Dining RoomView Fullscreen
Welcome! You have been invited to dine at the Nightingale-Brown House. Right now, you see the dining room as it was decorated in the mid-20th century but there have been many changes over the years. It would have looked a little different when, in 1880, 19-year-old John Nicholas Brown I began his diary with a record of his mother’s New Year’s Eve party. Throughout the diary, John Nicholas Brown I recorded the guests who joined the Browns for meals in the dining room.
Dinner parties were easier because John Nicholas Brown I’s father, John Carter Brown, had added the alcove at the far end of the room in 1855 when he renovated this Georgian-era house into the Victorian style. The addition closed off the southern door to the house and the Browns began to use the former entryway as a pantry and as a waystation for food on its trip from the kitchen to the dining room.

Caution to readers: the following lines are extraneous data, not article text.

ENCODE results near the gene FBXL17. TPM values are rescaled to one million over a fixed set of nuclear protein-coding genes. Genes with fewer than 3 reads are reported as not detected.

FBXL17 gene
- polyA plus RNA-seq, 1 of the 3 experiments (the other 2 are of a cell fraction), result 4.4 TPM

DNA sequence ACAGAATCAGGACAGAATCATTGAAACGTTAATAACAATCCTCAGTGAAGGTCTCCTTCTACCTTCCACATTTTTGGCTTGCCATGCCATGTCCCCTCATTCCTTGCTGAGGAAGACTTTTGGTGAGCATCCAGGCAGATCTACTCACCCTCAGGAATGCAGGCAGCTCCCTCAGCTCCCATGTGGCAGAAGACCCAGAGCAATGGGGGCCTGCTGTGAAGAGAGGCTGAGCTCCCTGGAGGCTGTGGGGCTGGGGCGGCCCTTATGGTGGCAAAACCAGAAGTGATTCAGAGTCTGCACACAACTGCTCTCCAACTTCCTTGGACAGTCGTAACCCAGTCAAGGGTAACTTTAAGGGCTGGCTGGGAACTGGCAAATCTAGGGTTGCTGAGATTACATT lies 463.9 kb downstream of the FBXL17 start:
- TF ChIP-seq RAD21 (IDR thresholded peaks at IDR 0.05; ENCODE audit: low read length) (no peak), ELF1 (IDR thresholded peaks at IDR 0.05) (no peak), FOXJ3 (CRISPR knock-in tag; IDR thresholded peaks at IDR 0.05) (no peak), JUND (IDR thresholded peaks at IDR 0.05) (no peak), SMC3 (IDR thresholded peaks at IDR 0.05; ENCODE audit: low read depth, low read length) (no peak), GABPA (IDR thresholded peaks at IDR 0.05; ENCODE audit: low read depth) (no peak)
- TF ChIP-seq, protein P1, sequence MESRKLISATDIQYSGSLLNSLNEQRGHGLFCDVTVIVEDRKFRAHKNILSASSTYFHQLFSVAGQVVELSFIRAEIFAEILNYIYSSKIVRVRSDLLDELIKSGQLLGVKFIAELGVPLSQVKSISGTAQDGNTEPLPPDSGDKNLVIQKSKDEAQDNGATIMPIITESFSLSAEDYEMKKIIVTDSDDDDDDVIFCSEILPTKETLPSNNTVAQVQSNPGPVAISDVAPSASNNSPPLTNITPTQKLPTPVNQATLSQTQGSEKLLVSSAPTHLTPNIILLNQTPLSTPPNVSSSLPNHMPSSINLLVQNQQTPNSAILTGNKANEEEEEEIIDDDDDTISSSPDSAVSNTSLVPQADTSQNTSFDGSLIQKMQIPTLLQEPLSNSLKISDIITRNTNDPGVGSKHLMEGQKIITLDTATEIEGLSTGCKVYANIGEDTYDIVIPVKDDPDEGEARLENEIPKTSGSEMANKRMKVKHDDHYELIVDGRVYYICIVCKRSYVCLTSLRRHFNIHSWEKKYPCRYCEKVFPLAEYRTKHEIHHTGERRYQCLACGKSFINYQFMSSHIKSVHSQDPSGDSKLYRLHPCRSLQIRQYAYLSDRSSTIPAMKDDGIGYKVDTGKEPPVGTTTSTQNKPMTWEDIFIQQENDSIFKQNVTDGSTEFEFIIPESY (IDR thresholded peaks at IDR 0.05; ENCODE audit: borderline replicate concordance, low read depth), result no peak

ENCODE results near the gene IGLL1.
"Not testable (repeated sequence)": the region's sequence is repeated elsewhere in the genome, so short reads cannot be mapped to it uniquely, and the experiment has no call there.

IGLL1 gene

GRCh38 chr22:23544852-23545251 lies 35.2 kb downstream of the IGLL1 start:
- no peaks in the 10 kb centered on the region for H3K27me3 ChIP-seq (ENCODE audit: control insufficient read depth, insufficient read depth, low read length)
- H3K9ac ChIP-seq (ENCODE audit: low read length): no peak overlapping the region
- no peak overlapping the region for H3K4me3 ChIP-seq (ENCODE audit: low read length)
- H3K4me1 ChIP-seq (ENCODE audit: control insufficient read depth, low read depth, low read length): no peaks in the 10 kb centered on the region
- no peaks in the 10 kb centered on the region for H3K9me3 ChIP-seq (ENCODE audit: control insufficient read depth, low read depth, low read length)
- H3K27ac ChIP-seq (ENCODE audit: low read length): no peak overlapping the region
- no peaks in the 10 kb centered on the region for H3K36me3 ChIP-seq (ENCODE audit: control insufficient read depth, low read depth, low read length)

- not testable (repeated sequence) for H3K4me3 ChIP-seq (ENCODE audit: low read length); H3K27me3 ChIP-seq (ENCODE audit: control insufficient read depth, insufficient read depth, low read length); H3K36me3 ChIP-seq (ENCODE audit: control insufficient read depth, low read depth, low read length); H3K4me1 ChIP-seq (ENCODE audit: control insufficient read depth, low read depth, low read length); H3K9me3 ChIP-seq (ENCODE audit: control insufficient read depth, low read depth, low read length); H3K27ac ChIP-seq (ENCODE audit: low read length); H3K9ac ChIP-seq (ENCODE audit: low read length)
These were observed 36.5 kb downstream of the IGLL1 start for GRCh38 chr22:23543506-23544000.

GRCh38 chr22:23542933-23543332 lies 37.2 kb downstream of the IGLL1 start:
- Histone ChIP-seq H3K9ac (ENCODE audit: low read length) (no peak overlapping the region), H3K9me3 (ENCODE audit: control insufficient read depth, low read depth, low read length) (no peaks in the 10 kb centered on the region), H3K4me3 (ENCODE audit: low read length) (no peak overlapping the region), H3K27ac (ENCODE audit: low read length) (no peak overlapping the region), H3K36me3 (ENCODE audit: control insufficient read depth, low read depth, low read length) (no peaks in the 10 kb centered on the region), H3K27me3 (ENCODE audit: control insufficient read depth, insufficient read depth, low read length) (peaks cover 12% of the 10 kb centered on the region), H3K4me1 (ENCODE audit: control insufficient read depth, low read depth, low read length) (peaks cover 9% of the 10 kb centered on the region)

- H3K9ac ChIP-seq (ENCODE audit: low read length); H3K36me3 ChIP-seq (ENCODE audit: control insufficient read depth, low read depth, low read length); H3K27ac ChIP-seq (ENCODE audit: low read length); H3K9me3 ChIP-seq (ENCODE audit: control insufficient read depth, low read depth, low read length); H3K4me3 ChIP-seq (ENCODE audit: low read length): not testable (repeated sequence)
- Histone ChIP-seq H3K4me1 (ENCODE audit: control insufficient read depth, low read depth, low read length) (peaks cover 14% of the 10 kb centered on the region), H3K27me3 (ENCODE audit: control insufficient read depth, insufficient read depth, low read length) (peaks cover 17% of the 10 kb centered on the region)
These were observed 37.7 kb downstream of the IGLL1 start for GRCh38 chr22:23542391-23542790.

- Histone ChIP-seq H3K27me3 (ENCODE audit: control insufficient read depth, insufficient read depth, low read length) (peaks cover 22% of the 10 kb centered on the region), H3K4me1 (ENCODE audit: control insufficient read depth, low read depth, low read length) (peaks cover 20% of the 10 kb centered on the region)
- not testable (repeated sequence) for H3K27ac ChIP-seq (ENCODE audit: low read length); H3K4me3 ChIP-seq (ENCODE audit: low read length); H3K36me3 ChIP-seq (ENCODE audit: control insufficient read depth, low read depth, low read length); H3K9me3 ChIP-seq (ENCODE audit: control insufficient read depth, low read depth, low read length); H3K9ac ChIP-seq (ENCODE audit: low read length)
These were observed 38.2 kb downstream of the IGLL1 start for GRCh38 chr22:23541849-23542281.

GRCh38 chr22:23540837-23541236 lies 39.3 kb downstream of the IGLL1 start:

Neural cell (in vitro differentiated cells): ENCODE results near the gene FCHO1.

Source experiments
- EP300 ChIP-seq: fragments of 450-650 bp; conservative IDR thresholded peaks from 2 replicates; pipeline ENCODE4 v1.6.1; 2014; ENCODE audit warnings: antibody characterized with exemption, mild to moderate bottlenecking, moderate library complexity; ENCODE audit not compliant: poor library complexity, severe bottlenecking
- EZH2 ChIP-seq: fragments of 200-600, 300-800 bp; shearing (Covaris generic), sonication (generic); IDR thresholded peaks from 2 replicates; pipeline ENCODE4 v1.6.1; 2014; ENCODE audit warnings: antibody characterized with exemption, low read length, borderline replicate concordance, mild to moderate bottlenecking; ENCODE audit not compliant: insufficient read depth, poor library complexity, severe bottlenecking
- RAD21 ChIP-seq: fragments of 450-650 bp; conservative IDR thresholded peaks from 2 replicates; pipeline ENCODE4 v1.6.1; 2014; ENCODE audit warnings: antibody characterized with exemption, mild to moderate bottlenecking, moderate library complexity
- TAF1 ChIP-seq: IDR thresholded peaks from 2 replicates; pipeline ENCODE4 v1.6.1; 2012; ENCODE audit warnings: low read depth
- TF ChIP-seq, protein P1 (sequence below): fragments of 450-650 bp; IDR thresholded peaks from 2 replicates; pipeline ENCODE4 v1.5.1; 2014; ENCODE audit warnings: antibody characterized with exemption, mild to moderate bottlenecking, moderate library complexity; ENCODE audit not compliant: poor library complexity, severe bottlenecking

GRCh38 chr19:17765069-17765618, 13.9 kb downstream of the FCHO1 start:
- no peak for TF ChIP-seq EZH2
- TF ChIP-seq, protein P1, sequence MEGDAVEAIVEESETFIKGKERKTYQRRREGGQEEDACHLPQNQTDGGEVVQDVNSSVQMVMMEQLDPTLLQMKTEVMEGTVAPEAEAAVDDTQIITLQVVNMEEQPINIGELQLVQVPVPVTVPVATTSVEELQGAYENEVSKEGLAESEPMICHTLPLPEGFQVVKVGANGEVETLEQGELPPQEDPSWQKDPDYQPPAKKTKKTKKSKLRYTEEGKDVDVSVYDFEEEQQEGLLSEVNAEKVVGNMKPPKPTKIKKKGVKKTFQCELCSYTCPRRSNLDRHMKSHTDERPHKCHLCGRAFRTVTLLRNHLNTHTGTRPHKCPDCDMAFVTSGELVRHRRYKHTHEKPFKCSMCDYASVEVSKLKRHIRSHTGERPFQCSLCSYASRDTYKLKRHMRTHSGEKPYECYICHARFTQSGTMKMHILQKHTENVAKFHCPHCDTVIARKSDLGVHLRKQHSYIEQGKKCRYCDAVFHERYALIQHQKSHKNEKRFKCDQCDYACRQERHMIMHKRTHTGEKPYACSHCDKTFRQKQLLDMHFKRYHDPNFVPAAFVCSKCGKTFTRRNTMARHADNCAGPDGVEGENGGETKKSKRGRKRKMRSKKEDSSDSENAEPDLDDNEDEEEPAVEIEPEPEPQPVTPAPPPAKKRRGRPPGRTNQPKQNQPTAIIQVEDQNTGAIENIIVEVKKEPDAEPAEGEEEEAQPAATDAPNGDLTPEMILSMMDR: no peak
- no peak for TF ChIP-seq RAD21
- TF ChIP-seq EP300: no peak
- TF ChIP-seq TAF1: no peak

During its Victorian days,this dining room was a fairly formal space. When a young John Nicholas Brown II took possession of the house, he hired the firm Jackson, Robertson & Adams to renovate in the Colonial-Revival style and took off on a tour of Europe to buy antiques to furnish his new home. When John Nicholas Brown II came back and married Anne Kinsolving Brown, the room became more casual -- a place for both entertaining as well as a family dining room -- although it may not look casual to our eyes.
When would you have wanted to come to dinner?
Emily Taylor, Leadership Alliance program, Southern Oregon University, History, BA, 2018